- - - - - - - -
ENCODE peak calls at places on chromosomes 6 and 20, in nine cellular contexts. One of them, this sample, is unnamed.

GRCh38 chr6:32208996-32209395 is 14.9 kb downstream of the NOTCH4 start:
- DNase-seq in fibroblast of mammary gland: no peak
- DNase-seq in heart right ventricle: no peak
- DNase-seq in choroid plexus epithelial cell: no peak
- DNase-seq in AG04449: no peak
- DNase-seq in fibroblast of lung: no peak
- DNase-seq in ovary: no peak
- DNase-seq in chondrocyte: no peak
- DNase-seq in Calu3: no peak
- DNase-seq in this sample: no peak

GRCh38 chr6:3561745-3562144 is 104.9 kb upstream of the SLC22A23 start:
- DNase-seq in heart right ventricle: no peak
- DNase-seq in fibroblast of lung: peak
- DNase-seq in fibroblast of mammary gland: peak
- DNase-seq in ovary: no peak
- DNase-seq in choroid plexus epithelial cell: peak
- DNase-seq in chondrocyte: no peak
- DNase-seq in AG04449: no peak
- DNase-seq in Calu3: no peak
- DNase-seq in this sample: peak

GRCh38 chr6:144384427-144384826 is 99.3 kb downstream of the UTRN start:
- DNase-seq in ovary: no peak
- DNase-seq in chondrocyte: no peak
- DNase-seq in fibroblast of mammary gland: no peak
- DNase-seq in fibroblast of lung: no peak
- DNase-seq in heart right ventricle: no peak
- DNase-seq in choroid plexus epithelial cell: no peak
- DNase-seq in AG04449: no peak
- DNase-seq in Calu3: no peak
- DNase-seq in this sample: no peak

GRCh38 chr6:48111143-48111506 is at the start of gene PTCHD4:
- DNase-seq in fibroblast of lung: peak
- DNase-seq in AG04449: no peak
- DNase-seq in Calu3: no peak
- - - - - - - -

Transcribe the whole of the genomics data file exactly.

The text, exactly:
ENCODE peak calls at places on chromosomes 6 and 20, in nine cellular contexts. One of them, this sample, is unnamed.

GRCh38 chr6:32208996-32209395 is 14.9 kb downstream of the NOTCH4 start:
- DNase-seq in fibroblast of mammary gland: no peak
- DNase-seq in heart right ventricle: no peak
- DNase-seq in choroid plexus epithelial cell: no peak
- DNase-seq in AG04449: no peak
- DNase-seq in fibroblast of lung: no peak
- DNase-seq in ovary: no peak
- DNase-seq in chondrocyte: no peak
- DNase-seq in Calu3: no peak
- DNase-seq in this sample: no peak

GRCh38 chr6:3561745-3562144 is 104.9 kb upstream of the SLC22A23 start:
- DNase-seq in heart right ventricle: no peak
- DNase-seq in fibroblast of lung: peak
- DNase-seq in fibroblast of mammary gland: peak
- DNase-seq in ovary: no peak
- DNase-seq in choroid plexus epithelial cell: peak
- DNase-seq in chondrocyte: no peak
- DNase-seq in AG04449: no peak
- DNase-seq in Calu3: no peak
- DNase-seq in this sample: peak

GRCh38 chr6:144384427-144384826 is 99.3 kb downstream of the UTRN start:
- DNase-seq in ovary: no peak
- DNase-seq in chondrocyte: no peak
- DNase-seq in fibroblast of mammary gland: no peak
- DNase-seq in fibroblast of lung: no peak
- DNase-seq in heart right ventricle: no peak
- DNase-seq in choroid plexus epithelial cell: no peak
- DNase-seq in AG04449: no peak
- DNase-seq in Calu3: no peak
- DNase-seq in this sample: no peak

GRCh38 chr6:48111143-48111506 is at the start of gene PTCHD4:
- DNase-seq in fibroblast of lung: peak
- DNase-seq in AG04449: no peak
- DNase-seq in Calu3: no peak